Alternative Medicine, Diseases, Genetics, Health & Medicine

How aging can be cured in the future – a scientist’s view

If we’re to guide ourselves after Aubrey de Grey‘s telling, according to his predictions the first person who will live to see their 150th birthday has already been born, and as science advances along the decades at the current pace it does, he claims people born soon after the latter mentioned birthday will live to be 1,000.

“I’d say we have a 50/50 chance of bringing aging under what I’d call a decisive level of medical control within the next 25 years or so,” de Grey said in an interview before delivering a lecture at Britain’s Royal Institution academy of science.

“And what I mean by decisive is the same sort of medical control that we have over most infectious diseases today.”

"The Fountain of Youth" painting by Lucas Cranach the Elder. Scientists are trying to prolong life by employing cell and gene treatments.

"The Fountain of Youth" painting by Lucas Cranach the Elder. Scientists are trying to prolong life by employing cell and gene treatments.

As living standards increase worldwide, so does the life expectancy. The world’s longest-living person on record lived to be 122, while in Japan alone there were more than 44,000 centenarians in 2010. This could be counter-acted, however, by the increasing obesity trend which is sweeping the world, which due to a high comfort level and sedentary life style has exposed people to other life treating issues.

As we age, molecular and cellular damage occurs in our body in brain, with minimum recovery. Some people manage to shelter themselves through out their lives from various sources of damage (hard physical labor, stress, diseases etc.), and live longer than the average individual. Dr. de Grey sees a time when people will go to regular maintenance checks, in which their cellular and molecular damage would be then treated through various means, like gene therapies, stem cell therapies, immune stimulation and a range of other advanced medical techniques to keep them in good shape.

“The idea is to engage in what you might call preventative geriatrics, where you go in to periodically repair that molecular and cellular damage before it gets to the level of abundance that is pathogenic,” he explained.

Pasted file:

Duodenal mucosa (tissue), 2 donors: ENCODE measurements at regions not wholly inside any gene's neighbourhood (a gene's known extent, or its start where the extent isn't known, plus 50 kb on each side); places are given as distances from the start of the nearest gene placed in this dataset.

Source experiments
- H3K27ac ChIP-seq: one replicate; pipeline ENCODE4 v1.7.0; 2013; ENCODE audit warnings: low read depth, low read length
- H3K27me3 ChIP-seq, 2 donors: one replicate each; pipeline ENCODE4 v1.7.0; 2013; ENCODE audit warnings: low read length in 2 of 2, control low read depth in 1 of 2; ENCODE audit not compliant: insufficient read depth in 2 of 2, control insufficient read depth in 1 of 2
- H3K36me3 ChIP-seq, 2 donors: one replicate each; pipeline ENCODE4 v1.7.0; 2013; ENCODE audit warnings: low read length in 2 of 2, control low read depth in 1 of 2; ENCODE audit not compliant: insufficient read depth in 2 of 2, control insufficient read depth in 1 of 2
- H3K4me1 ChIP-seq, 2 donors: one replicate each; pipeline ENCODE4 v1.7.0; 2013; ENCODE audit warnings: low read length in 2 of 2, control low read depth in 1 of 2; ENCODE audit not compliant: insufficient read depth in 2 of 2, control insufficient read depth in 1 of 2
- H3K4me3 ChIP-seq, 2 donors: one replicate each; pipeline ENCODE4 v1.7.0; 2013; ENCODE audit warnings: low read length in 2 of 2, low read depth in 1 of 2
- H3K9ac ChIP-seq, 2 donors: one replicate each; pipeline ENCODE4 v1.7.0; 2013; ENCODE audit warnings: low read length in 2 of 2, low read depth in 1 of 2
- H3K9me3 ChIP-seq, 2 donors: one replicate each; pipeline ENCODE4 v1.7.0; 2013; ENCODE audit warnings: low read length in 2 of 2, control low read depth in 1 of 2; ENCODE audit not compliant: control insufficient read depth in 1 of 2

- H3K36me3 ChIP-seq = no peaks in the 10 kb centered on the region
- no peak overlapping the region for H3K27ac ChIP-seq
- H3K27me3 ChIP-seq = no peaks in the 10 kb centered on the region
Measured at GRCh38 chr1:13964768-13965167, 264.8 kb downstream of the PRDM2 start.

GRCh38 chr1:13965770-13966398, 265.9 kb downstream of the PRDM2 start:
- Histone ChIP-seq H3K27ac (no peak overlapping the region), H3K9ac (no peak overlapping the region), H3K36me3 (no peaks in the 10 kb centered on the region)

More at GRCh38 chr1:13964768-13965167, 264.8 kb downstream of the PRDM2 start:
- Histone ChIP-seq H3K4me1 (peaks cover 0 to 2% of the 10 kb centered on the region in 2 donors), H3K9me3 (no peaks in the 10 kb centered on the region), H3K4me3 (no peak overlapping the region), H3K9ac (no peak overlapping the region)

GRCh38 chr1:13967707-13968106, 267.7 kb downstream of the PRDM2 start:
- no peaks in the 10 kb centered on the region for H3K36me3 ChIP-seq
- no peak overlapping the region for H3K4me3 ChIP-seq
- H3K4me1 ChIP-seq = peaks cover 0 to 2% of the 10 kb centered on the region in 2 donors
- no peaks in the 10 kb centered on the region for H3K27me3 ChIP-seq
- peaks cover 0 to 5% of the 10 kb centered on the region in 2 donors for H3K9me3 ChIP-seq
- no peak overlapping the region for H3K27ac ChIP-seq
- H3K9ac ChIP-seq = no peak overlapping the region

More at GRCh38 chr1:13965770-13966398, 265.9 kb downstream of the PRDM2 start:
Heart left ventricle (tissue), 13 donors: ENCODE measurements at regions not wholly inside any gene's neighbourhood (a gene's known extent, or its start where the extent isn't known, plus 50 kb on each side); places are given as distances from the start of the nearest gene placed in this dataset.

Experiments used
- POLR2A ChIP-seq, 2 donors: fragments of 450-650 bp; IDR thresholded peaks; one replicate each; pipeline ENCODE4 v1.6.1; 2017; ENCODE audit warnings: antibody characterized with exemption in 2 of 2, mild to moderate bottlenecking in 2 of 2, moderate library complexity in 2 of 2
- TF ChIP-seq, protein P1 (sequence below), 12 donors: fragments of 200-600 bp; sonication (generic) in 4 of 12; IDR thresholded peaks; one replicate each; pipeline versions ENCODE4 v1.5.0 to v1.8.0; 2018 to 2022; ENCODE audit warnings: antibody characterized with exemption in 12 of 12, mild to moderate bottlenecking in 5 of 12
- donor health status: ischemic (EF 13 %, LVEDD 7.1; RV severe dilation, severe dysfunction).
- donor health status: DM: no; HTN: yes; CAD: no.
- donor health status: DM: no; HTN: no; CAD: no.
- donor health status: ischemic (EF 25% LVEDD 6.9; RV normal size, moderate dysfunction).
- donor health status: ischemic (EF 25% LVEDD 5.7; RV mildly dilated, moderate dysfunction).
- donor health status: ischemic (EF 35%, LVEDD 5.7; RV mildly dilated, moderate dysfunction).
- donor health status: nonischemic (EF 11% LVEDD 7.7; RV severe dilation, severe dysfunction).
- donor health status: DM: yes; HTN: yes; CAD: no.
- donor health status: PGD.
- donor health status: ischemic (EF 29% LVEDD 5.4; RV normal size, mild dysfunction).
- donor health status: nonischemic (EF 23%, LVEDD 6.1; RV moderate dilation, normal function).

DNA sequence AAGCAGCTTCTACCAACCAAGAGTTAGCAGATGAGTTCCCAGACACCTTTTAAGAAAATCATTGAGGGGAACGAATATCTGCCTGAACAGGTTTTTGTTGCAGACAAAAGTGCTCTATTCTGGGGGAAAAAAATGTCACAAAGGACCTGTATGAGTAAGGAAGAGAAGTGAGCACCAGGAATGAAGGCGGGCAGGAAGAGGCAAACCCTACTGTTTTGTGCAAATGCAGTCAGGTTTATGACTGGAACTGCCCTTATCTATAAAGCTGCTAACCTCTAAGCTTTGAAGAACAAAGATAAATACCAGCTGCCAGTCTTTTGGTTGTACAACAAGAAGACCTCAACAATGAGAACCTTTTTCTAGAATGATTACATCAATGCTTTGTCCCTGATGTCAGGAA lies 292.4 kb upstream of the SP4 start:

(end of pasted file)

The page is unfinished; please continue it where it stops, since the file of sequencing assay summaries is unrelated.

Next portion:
Part of the technology necessary to employ these sorts of longevity treatments are already existing, like stem cells treatment which is used for spinal cord injuries, as well as brain and heart related medical issues. Some, though, like heart-related failures are still extremely complicated to solve, and de Grey says there is a long way to go on these though researchers have figured out the path to follow.

The most common heart failure causing diseases surface as a result of byproducts of the body’s metabolic processes which our bodies are not able to break down or excrete. Scientists are now trying to identify enzymes that handle this process of cleansing in other species, and though gene therapy to dramatically lower the risk of a patient having a heart attack or stroke.

“The garbage accumulates inside the cell, and eventually it gets in the way of the cell’s workings,” he said.
“If we could do that in the case of certain modified forms of cholesterol which accumulate in cells of the artery wall, then we simply would not get cardiovascular disease,” de Gray went on.

It’s not about making the world of the future a viable place for the elderly zombies or vegetables. One could imagine a 150 year old man to be no more than some skin hanging on to a skeleton. Dr. de Gray argues that this kind of point isn’t on par with the idea of longevity – that of expanding one’s life span, while improving the health directly proportionally.

“This is absolutely not a matter of keeping people alive in a bad state of health,” he told Reuters. “This is about preventing people from getting sick as a result of old age. The particular therapies that we are working on will only deliver long life as a side effect of delivering better health.”

Dr. de Grey’s prospects sound terribly exiting and frightning at the same time, but his credibility has been challenged in recent past years, formally by a group of nine leading scientists who dismissed his work as “pseudo science.” In response, the MIT Technology Review journal which saw de Grey’s work as forward-thinking and based on ideas yet-to-be-tested by interesting enough for other scientists to follow, offered $20,000 in 2005 for any molecular biologist who showed that de Grey’s SENS theory was “so wrong that it was unworthy of learned debate”. The prize money has never been won to this date.

De Grey’s has been relunctant to give any precise predictions on how long people would be able to live in the future, but what’s very sure about is that in the future as technology and science advance we buy ourselves even more time.

“I call it longevity escape velocity — where we have a sufficiently comprehensive panel of therapies to enable us to push back the ill health of old age faster than time is passing. And that way, we buy ourselves enough time to develop more therapies further as time goes on,” he said.

“What we can actually predict in terms of how long people will live is absolutely nothing, because it will be determined by the risk of death from other causes like accidents,” he said.

“But there really shouldn’t be any limit imposed by how long ago you were born. The whole point of maintenance is that it works indefinitely.”

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